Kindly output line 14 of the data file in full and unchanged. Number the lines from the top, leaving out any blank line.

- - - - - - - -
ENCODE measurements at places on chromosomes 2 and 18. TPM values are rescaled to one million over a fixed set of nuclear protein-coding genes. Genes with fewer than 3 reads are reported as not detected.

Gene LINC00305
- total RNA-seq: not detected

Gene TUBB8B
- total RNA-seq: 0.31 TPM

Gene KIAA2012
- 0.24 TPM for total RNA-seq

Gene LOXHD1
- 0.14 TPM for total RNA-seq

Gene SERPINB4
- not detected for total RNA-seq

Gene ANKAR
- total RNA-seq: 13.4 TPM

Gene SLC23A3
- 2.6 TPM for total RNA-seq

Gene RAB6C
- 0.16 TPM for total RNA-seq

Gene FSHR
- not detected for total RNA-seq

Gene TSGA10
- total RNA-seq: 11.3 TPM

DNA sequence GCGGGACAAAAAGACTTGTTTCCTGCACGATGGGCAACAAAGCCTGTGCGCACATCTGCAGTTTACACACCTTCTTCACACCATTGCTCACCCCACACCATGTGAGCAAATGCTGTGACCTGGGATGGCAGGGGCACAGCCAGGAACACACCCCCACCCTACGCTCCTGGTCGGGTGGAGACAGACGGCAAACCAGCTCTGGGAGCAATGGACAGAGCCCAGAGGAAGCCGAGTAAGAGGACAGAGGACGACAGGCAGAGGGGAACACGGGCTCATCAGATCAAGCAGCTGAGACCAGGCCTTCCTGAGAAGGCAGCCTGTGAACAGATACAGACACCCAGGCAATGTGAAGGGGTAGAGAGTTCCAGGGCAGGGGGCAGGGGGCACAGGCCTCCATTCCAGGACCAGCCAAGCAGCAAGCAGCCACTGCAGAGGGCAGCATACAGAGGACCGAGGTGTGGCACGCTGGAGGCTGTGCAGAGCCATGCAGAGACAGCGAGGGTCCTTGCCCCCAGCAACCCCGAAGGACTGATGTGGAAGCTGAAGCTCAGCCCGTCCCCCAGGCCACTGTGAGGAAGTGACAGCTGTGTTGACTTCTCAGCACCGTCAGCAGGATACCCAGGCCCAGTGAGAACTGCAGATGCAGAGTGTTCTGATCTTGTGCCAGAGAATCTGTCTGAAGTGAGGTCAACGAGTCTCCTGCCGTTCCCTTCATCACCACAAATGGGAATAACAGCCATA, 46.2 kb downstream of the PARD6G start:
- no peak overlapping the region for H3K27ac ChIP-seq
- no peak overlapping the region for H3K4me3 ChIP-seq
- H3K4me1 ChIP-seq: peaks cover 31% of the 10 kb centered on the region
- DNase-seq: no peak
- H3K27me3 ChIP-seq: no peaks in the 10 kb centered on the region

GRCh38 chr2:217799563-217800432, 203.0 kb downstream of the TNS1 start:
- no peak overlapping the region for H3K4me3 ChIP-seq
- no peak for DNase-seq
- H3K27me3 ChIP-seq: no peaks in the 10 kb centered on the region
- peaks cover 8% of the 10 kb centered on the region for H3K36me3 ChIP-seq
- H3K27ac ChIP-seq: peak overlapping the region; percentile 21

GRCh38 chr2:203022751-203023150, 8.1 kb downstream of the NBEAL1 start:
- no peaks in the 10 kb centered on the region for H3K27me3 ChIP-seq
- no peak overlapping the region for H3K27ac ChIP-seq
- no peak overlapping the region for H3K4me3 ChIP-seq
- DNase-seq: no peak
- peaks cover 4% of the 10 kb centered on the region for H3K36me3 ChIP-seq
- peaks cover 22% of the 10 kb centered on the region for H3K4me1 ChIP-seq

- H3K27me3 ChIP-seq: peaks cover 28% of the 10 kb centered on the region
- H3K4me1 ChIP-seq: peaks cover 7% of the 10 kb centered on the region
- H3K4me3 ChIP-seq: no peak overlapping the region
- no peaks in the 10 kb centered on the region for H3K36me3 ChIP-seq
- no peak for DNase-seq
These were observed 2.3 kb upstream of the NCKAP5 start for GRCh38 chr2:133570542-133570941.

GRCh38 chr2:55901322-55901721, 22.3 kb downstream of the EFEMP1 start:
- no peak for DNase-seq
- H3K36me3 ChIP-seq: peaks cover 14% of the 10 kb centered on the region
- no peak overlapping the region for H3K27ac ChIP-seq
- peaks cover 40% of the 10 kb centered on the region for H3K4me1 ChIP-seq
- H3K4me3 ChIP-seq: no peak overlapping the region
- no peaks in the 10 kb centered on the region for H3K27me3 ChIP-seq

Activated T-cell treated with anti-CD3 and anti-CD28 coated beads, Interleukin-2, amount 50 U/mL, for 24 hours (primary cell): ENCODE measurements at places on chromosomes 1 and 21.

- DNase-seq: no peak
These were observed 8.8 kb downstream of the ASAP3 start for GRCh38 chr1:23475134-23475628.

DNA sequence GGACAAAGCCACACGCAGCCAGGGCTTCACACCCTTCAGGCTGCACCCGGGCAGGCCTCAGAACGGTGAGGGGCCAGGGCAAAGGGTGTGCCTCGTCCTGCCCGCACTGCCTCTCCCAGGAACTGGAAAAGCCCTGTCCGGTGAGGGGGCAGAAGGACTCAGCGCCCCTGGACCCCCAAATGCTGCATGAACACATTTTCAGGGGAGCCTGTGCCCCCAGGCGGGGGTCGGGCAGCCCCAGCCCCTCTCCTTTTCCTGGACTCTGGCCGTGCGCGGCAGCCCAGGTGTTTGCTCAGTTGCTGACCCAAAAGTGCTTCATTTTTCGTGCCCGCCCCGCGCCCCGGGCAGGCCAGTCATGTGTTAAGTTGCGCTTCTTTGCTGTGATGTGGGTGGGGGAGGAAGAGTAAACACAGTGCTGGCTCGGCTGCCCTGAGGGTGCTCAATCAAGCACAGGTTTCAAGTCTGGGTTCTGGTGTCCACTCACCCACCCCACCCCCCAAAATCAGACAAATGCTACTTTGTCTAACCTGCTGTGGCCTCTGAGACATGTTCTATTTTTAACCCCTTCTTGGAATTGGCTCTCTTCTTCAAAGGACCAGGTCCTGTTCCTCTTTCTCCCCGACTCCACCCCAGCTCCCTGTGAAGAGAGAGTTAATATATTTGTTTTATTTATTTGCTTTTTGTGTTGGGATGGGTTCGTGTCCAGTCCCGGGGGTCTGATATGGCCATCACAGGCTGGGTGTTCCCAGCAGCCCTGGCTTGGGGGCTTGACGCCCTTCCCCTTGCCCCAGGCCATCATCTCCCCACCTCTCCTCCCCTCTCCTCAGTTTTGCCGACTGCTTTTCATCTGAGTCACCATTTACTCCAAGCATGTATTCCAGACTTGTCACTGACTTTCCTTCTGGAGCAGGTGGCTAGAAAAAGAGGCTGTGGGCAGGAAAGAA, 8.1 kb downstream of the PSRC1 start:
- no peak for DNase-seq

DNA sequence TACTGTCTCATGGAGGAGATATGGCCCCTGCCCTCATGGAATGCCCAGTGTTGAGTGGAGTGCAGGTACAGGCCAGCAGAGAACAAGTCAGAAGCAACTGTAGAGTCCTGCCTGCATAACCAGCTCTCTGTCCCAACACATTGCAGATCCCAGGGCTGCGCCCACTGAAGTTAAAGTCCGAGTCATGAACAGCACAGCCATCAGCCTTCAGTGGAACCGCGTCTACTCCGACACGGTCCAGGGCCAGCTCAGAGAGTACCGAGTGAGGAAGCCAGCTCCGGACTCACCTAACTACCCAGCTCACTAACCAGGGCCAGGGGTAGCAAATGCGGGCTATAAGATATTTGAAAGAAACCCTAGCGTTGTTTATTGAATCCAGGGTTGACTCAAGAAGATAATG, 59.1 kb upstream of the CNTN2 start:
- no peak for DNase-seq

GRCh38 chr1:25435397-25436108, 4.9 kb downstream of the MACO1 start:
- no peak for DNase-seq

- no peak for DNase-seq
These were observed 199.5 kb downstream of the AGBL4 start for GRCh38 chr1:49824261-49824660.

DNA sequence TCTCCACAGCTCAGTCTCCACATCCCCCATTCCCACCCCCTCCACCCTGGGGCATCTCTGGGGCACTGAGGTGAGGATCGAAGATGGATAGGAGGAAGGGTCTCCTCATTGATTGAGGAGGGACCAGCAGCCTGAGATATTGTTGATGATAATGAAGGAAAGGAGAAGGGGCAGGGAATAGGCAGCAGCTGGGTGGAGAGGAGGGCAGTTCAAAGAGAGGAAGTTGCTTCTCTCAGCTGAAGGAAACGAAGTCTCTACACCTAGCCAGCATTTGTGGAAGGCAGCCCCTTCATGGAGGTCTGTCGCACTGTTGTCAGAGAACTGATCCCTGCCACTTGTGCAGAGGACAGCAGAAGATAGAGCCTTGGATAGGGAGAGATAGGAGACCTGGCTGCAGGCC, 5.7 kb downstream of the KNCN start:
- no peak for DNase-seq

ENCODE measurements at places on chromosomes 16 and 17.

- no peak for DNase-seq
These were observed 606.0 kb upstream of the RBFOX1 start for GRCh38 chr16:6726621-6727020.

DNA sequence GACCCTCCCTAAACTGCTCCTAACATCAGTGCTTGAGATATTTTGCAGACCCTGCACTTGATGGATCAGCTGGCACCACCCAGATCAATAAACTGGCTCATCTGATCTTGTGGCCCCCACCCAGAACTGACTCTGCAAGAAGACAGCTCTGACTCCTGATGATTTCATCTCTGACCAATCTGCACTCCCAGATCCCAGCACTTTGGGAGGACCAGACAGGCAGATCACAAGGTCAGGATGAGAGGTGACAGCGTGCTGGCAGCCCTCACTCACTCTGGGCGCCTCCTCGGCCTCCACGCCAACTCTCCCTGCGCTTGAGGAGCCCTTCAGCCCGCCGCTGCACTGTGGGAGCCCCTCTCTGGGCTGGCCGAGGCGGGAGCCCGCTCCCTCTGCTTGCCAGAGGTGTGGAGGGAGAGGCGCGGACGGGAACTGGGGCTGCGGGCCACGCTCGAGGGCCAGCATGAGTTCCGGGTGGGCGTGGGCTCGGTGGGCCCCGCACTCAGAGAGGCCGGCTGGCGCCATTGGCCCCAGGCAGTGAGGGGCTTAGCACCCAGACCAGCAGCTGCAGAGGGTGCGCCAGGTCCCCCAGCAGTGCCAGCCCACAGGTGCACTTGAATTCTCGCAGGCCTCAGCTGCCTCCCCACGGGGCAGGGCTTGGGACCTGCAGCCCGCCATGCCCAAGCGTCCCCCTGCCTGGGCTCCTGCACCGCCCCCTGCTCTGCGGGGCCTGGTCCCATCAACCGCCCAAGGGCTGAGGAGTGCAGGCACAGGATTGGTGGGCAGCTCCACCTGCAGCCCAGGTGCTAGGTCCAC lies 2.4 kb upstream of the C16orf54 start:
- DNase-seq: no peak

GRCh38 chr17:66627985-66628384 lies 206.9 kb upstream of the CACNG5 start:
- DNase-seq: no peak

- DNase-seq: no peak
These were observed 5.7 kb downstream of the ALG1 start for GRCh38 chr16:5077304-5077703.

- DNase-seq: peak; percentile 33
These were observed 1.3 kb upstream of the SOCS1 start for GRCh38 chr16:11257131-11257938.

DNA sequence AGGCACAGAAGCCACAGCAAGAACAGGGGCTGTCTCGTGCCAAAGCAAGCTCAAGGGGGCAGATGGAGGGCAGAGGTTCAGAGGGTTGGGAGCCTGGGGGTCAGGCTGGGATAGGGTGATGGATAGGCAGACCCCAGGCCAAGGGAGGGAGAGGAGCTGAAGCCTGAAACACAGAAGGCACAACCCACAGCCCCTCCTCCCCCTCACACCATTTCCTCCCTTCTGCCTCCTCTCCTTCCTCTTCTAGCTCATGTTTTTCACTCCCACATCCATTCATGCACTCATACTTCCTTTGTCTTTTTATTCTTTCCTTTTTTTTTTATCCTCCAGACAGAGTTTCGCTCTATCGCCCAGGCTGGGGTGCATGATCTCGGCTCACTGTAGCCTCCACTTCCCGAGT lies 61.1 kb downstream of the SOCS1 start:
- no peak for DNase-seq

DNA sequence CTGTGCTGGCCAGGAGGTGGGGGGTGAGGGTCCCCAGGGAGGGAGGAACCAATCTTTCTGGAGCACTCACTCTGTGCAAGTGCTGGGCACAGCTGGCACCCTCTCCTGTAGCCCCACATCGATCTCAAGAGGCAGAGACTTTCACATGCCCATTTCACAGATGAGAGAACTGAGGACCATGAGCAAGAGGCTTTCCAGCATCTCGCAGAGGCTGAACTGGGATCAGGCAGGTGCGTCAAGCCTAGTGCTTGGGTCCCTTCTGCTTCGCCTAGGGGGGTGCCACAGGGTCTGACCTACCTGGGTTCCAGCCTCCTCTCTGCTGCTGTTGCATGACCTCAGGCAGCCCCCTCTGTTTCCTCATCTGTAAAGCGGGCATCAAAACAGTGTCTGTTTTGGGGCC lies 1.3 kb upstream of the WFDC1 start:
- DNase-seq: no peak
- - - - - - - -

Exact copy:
Gene SLC23A3